On December 2, 2021, the Advocate General (“AG”) of the Court of Justice of the European Union (“CJEU”) held that consumer protection associations may bring collective claims without a mandate for violations of the GDPR relying on national consumer law provisions (see here). The words “without a mandate” mean that the organization is not representing a particular consumer or group of consumers, rather, it is representing the collective interests of those whose personal data have been processed in a manner contrary to the GDPR without identifying particular individuals. According to the AG, this is compatible with Article 80(2) of the GDPR.
The case relates to an injunction order lodged by a German consumer protection organization against a social media provider for allegedly allowing on its platform “free” games in violation of data protection law and relatedly in violation of the German consumer law. The organization did not have a mandate from impacted consumers to lodge the claim before the German court. But, the organization relied on a provision under German consumer law that allows it to lodge collective claims without a mandate.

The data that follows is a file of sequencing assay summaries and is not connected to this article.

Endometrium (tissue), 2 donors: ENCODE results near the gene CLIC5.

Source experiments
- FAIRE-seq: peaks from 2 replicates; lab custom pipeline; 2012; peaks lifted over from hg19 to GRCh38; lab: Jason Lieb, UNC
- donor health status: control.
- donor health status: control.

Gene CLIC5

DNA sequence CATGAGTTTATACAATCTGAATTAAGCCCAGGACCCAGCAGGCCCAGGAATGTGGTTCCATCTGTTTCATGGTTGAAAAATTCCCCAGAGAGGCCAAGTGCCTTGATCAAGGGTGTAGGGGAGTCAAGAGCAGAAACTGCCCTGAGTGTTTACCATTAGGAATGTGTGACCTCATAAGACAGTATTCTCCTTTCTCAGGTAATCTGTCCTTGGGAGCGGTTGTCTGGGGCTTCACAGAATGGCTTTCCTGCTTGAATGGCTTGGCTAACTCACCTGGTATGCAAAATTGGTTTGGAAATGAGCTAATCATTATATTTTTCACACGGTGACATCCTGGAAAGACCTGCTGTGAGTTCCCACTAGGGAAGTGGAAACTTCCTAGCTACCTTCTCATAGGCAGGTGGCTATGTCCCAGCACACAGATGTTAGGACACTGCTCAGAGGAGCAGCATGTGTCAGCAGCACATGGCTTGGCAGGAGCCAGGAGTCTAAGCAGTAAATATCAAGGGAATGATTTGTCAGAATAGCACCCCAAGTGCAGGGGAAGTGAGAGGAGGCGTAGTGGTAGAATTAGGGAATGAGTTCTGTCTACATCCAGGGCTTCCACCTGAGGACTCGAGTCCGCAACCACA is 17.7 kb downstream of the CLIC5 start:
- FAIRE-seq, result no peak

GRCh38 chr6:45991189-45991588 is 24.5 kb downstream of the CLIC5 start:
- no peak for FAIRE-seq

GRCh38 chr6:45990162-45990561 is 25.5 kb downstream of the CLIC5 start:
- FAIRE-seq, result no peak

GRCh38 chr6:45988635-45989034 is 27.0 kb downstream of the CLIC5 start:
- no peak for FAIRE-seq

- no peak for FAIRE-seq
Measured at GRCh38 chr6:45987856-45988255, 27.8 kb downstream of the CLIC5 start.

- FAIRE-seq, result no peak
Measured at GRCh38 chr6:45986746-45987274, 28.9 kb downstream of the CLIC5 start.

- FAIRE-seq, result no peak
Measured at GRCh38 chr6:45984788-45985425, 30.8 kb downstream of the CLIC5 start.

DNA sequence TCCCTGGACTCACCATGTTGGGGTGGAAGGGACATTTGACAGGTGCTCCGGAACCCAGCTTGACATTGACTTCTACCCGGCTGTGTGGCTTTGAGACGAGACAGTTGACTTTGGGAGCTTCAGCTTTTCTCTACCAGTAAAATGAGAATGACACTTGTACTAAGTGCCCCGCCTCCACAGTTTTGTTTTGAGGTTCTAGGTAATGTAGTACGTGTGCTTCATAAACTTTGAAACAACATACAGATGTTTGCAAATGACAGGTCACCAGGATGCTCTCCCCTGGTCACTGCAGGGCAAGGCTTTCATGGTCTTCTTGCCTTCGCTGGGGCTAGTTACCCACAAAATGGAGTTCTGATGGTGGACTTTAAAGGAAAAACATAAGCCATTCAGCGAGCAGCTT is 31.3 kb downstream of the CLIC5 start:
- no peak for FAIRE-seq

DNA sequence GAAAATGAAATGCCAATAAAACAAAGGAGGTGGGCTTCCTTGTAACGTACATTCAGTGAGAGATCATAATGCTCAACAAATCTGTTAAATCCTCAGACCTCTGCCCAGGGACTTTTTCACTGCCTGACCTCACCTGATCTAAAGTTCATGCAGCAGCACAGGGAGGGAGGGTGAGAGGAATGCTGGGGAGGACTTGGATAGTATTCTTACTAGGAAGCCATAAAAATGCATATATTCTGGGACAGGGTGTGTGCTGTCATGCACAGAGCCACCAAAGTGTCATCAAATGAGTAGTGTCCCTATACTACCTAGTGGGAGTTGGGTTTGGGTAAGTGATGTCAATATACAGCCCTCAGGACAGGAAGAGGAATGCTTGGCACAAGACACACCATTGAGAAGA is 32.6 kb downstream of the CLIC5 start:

The German court requested that the CJEU consider whether the consumer organization could have relied on such a provision for claims relating to violations of the GDPR. The AG held that the GDPR does not preclude this. However, the AG pointed out that consumer organizations may only initiate collective claims without a mandate where this option is provided for under EU Member State law.
It now is to be seen whether the CJEU follows the AG’s opinion. We will report back once it is published.